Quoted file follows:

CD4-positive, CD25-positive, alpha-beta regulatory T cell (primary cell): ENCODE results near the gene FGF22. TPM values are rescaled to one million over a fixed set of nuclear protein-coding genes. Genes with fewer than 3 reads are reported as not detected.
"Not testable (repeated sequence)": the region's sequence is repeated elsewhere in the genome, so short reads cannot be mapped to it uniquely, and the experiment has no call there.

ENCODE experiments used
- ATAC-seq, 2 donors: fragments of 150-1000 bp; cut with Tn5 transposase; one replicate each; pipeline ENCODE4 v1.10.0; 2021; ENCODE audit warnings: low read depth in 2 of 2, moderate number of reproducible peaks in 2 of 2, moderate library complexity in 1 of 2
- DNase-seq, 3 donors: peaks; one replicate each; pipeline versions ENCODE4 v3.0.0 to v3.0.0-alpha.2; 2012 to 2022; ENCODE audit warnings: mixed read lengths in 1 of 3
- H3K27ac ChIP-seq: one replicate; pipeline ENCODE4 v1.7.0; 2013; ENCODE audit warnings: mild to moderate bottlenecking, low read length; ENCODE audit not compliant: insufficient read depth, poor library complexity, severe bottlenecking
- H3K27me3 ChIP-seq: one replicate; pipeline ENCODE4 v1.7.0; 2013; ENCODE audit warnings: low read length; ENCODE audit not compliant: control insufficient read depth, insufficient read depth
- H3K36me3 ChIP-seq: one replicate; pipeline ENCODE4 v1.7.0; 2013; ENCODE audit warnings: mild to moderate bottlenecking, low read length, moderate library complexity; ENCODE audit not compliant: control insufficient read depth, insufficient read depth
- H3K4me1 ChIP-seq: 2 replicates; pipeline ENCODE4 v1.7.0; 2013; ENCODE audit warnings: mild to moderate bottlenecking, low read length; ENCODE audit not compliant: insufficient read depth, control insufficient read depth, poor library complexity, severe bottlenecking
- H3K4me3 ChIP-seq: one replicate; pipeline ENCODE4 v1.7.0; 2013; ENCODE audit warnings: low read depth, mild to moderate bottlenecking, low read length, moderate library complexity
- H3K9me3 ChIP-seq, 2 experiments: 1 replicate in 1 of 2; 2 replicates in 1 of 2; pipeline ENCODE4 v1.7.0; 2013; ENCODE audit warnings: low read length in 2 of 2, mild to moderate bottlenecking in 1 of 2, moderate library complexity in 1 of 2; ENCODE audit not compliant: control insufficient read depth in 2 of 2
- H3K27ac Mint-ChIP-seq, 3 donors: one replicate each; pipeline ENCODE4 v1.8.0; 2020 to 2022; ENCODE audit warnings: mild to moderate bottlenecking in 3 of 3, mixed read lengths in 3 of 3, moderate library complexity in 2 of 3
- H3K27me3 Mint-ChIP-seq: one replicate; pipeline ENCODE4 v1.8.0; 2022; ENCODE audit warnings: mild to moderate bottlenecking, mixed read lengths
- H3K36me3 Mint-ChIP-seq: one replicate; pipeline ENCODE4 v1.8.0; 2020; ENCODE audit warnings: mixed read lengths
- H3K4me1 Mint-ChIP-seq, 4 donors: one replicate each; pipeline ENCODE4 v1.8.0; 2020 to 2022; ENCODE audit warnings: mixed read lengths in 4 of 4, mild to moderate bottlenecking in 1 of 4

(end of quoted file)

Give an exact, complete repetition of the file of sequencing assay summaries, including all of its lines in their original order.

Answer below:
CD4-positive, CD25-positive, alpha-beta regulatory T cell (primary cell): ENCODE results near the gene FGF22. TPM values are rescaled to one million over a fixed set of nuclear protein-coding genes. Genes with fewer than 3 reads are reported as not detected.
"Not testable (repeated sequence)": the region's sequence is repeated elsewhere in the genome, so short reads cannot be mapped to it uniquely, and the experiment has no call there.

ENCODE experiments used
- ATAC-seq, 2 donors: fragments of 150-1000 bp; cut with Tn5 transposase; one replicate each; pipeline ENCODE4 v1.10.0; 2021; ENCODE audit warnings: low read depth in 2 of 2, moderate number of reproducible peaks in 2 of 2, moderate library complexity in 1 of 2
- DNase-seq, 3 donors: peaks; one replicate each; pipeline versions ENCODE4 v3.0.0 to v3.0.0-alpha.2; 2012 to 2022; ENCODE audit warnings: mixed read lengths in 1 of 3
- H3K27ac ChIP-seq: one replicate; pipeline ENCODE4 v1.7.0; 2013; ENCODE audit warnings: mild to moderate bottlenecking, low read length; ENCODE audit not compliant: insufficient read depth, poor library complexity, severe bottlenecking
- H3K27me3 ChIP-seq: one replicate; pipeline ENCODE4 v1.7.0; 2013; ENCODE audit warnings: low read length; ENCODE audit not compliant: control insufficient read depth, insufficient read depth
- H3K36me3 ChIP-seq: one replicate; pipeline ENCODE4 v1.7.0; 2013; ENCODE audit warnings: mild to moderate bottlenecking, low read length, moderate library complexity; ENCODE audit not compliant: control insufficient read depth, insufficient read depth
- H3K4me1 ChIP-seq: 2 replicates; pipeline ENCODE4 v1.7.0; 2013; ENCODE audit warnings: mild to moderate bottlenecking, low read length; ENCODE audit not compliant: insufficient read depth, control insufficient read depth, poor library complexity, severe bottlenecking
- H3K4me3 ChIP-seq: one replicate; pipeline ENCODE4 v1.7.0; 2013; ENCODE audit warnings: low read depth, mild to moderate bottlenecking, low read length, moderate library complexity
- H3K9me3 ChIP-seq, 2 experiments: 1 replicate in 1 of 2; 2 replicates in 1 of 2; pipeline ENCODE4 v1.7.0; 2013; ENCODE audit warnings: low read length in 2 of 2, mild to moderate bottlenecking in 1 of 2, moderate library complexity in 1 of 2; ENCODE audit not compliant: control insufficient read depth in 2 of 2
- H3K27ac Mint-ChIP-seq, 3 donors: one replicate each; pipeline ENCODE4 v1.8.0; 2020 to 2022; ENCODE audit warnings: mild to moderate bottlenecking in 3 of 3, mixed read lengths in 3 of 3, moderate library complexity in 2 of 3
- H3K27me3 Mint-ChIP-seq: one replicate; pipeline ENCODE4 v1.8.0; 2022; ENCODE audit warnings: mild to moderate bottlenecking, mixed read lengths
- H3K36me3 Mint-ChIP-seq: one replicate; pipeline ENCODE4 v1.8.0; 2020; ENCODE audit warnings: mixed read lengths
- H3K4me1 Mint-ChIP-seq, 4 donors: one replicate each; pipeline ENCODE4 v1.8.0; 2020 to 2022; ENCODE audit warnings: mixed read lengths in 4 of 4, mild to moderate bottlenecking in 1 of 4